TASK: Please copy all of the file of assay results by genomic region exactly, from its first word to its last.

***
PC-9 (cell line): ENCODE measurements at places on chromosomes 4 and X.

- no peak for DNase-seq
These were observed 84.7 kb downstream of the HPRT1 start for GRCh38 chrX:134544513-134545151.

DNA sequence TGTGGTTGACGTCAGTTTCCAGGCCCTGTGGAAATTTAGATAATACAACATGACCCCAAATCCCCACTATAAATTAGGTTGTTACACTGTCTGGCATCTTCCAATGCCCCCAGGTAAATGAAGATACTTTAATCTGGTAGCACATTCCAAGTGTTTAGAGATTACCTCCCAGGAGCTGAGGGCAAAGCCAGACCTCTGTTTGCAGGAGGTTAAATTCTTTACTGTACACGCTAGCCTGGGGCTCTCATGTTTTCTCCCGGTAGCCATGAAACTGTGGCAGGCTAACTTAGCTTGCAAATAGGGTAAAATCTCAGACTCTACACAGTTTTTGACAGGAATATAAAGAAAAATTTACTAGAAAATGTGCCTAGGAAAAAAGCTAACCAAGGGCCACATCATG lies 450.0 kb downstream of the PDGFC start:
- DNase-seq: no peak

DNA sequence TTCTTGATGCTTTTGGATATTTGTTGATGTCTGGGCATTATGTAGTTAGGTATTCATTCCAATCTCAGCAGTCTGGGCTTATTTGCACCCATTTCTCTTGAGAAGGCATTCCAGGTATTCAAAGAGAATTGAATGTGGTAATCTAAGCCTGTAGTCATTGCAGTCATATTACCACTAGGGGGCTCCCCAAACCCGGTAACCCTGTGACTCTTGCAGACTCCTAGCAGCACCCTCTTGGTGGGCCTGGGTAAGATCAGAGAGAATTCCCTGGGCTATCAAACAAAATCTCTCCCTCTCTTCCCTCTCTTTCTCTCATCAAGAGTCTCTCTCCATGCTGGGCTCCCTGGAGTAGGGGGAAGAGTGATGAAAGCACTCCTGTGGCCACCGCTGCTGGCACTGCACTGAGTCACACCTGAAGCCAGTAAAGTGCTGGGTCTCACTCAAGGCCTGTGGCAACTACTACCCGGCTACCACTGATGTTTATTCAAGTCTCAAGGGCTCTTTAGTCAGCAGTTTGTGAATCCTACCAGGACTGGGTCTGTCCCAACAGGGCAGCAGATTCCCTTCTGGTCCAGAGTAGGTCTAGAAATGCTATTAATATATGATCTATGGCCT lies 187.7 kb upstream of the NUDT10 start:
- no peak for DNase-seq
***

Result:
PC-9 (cell line): ENCODE measurements at places on chromosomes 4 and X.

- no peak for DNase-seq
These were observed 84.7 kb downstream of the HPRT1 start for GRCh38 chrX:134544513-134545151.

DNA sequence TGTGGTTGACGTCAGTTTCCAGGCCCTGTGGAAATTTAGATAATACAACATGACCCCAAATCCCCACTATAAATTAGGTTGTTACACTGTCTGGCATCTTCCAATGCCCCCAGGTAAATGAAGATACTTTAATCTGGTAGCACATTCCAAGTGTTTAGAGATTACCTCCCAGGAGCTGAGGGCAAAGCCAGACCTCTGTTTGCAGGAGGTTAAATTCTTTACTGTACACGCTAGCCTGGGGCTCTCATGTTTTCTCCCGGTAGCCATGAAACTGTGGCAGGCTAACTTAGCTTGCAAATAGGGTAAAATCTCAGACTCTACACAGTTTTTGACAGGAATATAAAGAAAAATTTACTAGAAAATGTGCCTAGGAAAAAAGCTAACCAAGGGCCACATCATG lies 450.0 kb downstream of the PDGFC start:
- DNase-seq: no peak

DNA sequence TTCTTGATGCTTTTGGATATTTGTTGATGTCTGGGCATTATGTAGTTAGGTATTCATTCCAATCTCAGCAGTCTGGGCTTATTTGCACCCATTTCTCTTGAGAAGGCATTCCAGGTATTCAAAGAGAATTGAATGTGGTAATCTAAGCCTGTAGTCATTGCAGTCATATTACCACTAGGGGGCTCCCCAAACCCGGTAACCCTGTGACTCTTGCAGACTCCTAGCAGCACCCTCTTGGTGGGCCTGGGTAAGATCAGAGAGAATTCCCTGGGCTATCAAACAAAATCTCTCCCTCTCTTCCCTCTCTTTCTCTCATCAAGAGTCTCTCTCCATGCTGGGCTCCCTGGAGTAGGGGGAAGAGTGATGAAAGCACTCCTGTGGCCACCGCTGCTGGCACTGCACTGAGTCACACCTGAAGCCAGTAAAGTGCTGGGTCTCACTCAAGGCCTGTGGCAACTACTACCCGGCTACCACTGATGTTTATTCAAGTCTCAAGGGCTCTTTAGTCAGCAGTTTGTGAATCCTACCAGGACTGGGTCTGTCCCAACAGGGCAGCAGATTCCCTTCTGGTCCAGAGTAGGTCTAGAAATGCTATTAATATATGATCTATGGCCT lies 187.7 kb upstream of the NUDT10 start:
- no peak for DNase-seq